On the other hand, the actual archives to which a historian has access bureau is an artifact of political restructurings and the concomitant shifting of administrative borders. The question of land titles (地契) that were issued during early land reform (1950-52) is an interesting case in point. Originally, all Bao’an county land titles were held in Huizhou City, which administered the county from 1950-1979. These land titles, of course, became void during collectivization movements (second half of 1950s) and land holdings shifted from individuals to collectives. Consequently, during the 1980s household responsibility system (家庭联产承包责任制), land rights were redistributed via collectives. Nevertheless, in the early 1980s, the land titles were sent to Bao’an, where they are incomplete, but nevertheless have been increasingly used by villagers to make land claims.
The ongoing construction of Shenzhen has further complicated the actual practice of creating viable historical archives. Theoretically, archives have followed administrative hierarchies. In practice, this means that when an administrative unit is promoted and/or redistricted documents have to be moved from one building to another. For example, the transfer of Bao’an land titles from Huizhou to Bao’an. Moreover, the ongoing construction of Shenzhen municipal and district offices means that these archives have not only been packed and sent to another building, where they may or may not have been unpacked, but also during the redistribution boxes of material have been lost.
Our conversation concluded with the recognition that history — as we are writing it in Shenzhen and I suspect elsewhere — turns on context. Are we responding emotionally to patriotic calls? Or are we developing arguments out of extant documents? In either case, here on the ground, the tension between these two extremes serves to buttress both emotional and documentary uncertainties. When we lack a document, we can turn to the hyperbolic understanding that Shenzhen has always been part of China and when we need to assert the truth of our feelings, we can point to these maps, which although now virtual, continue to reassure us that history is not just of our own making.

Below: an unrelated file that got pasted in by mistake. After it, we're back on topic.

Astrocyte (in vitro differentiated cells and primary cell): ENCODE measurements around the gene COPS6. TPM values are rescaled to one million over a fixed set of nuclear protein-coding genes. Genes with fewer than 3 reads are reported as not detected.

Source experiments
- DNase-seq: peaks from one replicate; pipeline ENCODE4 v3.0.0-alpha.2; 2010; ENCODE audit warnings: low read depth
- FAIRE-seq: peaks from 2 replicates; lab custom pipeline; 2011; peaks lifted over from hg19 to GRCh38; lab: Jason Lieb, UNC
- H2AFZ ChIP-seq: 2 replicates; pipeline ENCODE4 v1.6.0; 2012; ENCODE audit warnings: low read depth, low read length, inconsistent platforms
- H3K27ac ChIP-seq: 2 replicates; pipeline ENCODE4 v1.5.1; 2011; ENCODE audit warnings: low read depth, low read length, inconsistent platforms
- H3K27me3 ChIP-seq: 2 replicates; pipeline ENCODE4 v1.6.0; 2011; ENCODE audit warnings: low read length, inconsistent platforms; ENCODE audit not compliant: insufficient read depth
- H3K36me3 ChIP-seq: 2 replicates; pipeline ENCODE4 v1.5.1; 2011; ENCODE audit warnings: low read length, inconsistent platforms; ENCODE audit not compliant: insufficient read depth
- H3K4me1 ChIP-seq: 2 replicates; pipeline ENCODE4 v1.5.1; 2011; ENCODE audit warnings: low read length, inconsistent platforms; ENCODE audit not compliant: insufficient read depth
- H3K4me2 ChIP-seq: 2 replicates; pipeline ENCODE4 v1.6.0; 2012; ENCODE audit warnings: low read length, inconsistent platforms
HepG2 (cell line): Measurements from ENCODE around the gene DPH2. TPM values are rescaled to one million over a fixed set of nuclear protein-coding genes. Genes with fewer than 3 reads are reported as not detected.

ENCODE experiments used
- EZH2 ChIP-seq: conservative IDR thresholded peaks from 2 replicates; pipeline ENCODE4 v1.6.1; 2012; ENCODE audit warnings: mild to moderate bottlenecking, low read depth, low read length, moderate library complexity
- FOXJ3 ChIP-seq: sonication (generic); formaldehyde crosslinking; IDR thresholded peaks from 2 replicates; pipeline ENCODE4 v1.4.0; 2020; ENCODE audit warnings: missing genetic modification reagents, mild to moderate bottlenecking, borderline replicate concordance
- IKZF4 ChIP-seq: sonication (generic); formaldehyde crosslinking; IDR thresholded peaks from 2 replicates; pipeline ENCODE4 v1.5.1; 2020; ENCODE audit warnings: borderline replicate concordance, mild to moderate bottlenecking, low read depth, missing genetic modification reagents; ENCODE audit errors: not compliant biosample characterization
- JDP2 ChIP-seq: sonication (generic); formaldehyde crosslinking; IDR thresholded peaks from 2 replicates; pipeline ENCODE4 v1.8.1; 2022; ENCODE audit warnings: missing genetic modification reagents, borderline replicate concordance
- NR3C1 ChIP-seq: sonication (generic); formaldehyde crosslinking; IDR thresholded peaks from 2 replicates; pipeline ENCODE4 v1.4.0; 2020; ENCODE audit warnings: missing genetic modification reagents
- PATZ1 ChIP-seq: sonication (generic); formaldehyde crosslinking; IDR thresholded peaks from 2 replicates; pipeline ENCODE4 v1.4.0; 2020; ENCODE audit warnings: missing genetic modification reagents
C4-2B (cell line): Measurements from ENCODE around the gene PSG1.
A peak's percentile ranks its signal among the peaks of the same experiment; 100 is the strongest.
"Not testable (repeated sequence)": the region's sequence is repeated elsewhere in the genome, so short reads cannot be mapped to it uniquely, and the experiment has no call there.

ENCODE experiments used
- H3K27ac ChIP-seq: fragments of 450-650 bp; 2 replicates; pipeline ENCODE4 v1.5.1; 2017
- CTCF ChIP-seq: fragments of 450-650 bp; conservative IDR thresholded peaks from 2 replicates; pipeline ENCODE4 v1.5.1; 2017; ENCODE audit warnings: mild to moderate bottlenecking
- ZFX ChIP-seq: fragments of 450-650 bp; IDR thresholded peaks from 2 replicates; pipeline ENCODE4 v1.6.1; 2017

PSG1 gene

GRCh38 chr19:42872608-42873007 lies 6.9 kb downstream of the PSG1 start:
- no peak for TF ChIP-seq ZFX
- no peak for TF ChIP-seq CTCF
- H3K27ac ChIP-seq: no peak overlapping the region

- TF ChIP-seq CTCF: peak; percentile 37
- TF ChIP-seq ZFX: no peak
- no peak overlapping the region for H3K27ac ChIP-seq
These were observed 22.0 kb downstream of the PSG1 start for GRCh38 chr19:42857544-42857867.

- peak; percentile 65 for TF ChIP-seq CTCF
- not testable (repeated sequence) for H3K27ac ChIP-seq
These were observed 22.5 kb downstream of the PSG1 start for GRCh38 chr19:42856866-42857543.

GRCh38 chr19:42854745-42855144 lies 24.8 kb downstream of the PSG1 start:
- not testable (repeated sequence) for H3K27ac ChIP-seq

In the hope that they may be useful, I am uploading five academic papers from the dark ages of Shenzhen studies. Be aware: much has changed, although much has not. In chronological order:
1999: Path Breaking(on how gendered nationalism facilitated the construction of SZ)
2001: Becoming Hong Kong (on how Shenzhen emerged through globalizing urbanization)
2006: Cultural Supplement (on political power as a cultural value in contemporary SZ)
2006: Fox Talk (on the emergence of neo-liberal urban identities in SZ)
2008: Vexed Foundations (on cultural continuity in SZ urban villages)
Yesterday evening, Tianmian Industries Ltd (田面实业股份有限公司) celebrated 20 years of incorporation, simultaneously confirming the group’s new status as a corporation and the corporation’s status as the continuation of Tianmian Village. The celebration achieved this sense of historic continuity through the sequencing of socialist and traditional customs, including the presentation of and speeches by Tianmian, Fuhua Precinct, and Futian District leaders, which was followed by singing and dancing performances, a demonstration of Bruce Lee style kongfu by one of Bruce Lee’s students, and pencai, a local specialty that is only eaten at collective ceremonies. The speeches and performances took place on a stage in the vip area, while two large LED screens had been set up throughout the common area so that guests could watch the entertainment while eating.